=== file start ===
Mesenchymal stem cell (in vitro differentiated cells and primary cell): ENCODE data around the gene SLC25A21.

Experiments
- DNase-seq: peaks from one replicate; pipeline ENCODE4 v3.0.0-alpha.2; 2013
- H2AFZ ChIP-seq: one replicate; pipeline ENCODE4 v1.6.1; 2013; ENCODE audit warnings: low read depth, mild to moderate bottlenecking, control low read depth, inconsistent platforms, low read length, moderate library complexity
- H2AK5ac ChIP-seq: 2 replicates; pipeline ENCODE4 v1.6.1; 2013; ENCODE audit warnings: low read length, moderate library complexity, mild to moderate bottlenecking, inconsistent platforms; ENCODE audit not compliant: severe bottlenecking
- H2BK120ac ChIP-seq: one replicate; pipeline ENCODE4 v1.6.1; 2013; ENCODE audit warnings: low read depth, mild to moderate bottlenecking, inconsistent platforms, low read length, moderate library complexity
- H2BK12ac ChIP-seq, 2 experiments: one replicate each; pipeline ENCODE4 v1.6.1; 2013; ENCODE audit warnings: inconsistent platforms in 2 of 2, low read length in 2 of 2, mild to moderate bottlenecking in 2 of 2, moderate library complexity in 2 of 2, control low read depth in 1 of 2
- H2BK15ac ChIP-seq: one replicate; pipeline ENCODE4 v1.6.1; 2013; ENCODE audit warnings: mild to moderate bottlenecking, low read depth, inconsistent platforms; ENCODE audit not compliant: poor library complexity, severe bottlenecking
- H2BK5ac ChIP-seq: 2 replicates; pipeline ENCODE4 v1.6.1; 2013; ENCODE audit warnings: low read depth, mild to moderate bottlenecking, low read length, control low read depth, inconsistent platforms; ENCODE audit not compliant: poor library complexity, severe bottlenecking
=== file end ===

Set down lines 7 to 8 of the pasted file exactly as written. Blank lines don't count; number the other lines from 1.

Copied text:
- H2BK12ac ChIP-seq, 2 experiments: one replicate each; pipeline ENCODE4 v1.6.1; 2013; ENCODE audit warnings: inconsistent platforms in 2 of 2, low read length in 2 of 2, mild to moderate bottlenecking in 2 of 2, moderate library complexity in 2 of 2, control low read depth in 1 of 2
- H2BK15ac ChIP-seq: one replicate; pipeline ENCODE4 v1.6.1; 2013; ENCODE audit warnings: mild to moderate bottlenecking, low read depth, inconsistent platforms; ENCODE audit not compliant: poor library complexity, severe bottlenecking